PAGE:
SNOWBASIN — The women's World Cup downhill was canceled last year because of no snow. The first run of the men's World Cup downhill was canceled Friday because of too much snow.
Now, officials hope, Mother Nature will see fit to hit somewhere in the middle ground come 2002.
A storm pattern swung around the Great Salt Lake late Thursday, dumping the heaviest accumulations of snow in the northern portions of the state.
By midday Friday, Snowbasin had more than a foot of new snow and more was expected.
"We're doing everything we can to get this race off," said John Dakin, venue press officer at Snowbasin.
More than 500 volunteers, along with personnel and equipment from the resort, tried desperately to remove flakes as soon after they fell as possible.
"Between shoveling and scraping snow off the course and trying to pack down what we couldn't take off, crews work through the day and will probably work well into the night to prepare the course for Saturday's race," said Dakin.
"It's important we get this race off. We did have two good days of training, so the athletes did have the opportunity to ski the course. But we do want a race and we'll do everything we can to have one."
The schedule calls for a downhill event today and a super-G on Sunday.
The weather forecast is calling for clearing today, with a small disturbance passing late tonight, followed by clearing on Sunday.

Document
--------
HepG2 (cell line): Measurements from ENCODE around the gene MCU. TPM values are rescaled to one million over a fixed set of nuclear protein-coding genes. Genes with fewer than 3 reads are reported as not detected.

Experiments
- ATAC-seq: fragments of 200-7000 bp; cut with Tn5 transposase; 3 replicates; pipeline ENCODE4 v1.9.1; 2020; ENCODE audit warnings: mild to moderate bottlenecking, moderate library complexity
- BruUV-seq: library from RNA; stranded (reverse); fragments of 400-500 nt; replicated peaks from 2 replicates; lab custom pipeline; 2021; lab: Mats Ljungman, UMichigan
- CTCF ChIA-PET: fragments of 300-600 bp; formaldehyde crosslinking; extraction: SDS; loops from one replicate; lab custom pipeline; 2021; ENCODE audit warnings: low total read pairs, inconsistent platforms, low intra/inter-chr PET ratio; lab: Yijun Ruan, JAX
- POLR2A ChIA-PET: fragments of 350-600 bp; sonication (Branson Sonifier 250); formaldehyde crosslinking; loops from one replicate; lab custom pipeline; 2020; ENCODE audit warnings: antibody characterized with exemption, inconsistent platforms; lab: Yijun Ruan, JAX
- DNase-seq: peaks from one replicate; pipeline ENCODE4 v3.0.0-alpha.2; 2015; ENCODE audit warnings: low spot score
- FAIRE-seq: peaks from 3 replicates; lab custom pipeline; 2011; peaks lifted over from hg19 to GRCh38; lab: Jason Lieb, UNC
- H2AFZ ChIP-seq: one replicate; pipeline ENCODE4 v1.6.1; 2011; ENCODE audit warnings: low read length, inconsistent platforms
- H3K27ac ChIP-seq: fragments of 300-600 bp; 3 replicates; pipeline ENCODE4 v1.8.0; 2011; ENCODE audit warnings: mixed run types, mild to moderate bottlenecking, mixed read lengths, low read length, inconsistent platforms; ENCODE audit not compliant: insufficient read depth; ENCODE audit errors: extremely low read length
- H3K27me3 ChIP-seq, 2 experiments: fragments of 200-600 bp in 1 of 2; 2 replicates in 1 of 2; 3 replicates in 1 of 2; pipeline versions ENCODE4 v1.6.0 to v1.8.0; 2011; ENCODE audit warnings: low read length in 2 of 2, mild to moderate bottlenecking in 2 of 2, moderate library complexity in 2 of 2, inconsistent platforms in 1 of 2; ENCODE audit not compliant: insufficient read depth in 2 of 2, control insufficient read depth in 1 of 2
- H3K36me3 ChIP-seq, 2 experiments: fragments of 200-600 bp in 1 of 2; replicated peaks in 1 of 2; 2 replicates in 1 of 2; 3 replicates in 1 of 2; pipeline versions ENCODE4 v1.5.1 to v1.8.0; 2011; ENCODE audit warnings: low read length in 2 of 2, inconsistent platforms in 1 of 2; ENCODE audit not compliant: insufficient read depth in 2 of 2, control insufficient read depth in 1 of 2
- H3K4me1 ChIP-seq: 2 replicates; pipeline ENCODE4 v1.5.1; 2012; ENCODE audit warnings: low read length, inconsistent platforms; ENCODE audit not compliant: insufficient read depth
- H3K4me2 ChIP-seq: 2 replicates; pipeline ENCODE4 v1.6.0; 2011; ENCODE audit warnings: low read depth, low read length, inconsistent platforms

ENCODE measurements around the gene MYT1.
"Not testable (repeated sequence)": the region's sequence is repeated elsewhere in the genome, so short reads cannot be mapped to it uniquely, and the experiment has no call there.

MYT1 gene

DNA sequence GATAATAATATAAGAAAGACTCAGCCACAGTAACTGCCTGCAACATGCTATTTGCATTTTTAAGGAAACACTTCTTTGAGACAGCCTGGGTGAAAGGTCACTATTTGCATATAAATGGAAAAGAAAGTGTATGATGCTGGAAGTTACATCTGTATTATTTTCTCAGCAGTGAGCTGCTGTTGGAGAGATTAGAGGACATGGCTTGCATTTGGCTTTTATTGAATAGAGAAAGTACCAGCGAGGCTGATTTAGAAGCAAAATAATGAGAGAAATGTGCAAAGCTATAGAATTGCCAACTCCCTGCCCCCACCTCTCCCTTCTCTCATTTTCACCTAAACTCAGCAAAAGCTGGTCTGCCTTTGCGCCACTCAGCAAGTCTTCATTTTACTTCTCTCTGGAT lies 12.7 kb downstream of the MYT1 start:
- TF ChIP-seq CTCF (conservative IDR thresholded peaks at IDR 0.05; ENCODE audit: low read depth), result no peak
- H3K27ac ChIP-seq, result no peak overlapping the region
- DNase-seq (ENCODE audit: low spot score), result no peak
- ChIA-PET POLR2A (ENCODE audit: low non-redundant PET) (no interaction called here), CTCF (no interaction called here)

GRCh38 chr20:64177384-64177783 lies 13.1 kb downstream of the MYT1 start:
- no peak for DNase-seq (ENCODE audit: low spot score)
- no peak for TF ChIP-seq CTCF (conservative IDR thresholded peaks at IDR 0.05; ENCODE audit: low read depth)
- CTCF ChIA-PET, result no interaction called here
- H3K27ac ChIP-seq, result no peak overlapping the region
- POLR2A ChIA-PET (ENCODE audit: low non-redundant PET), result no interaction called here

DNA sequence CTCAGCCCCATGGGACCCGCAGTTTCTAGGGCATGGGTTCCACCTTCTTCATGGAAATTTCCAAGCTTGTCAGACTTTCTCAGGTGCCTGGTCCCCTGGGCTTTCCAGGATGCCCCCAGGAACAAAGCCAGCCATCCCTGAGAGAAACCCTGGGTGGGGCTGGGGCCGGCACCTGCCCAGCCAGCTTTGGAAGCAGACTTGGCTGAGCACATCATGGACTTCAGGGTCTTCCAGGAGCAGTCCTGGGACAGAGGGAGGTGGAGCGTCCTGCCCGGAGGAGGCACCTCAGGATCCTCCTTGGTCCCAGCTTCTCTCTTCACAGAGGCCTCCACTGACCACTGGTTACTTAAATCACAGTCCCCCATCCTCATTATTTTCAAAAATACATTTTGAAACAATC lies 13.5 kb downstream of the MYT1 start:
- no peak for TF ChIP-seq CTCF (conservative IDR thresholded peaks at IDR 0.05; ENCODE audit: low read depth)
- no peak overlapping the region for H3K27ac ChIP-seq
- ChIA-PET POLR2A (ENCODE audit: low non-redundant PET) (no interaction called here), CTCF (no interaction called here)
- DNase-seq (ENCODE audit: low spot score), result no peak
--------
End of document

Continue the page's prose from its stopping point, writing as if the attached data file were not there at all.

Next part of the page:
If this same snowy pattern were to hit during the Olympics, scheduling would allow for some flexibility. At the Nagano Olympics in 1998, for example, the downhill, scheduled early in the two-week event, was snowed out and moved toward the end.
With the World Cup event this weekend, however, there is no flexibility. Following Sunday's race, skiers will pack up and immediately head for another World Cup race in Europe.
If the race is held today, the course is certain to be softer than skiers would like. Ideally, they would prefer to race on a rock-hard surface. On Wednesday, racers gave high ratings to the course but said they would prefer running on a harder surface. A series of passing storms forced crews to prepare the course four times before Wednesday's practice runs.
Austrian skiers posted some of the fastest times during training runs on Wednesday and Thursday. Daron Rahlves, considered American's fastest skiers, finished training runs in 13th and 9th positions.
If crews are able to keep the course cleared, races today will begin at 10 a.m. Sunday's super-G is also scheduled to begin at 10 a.m.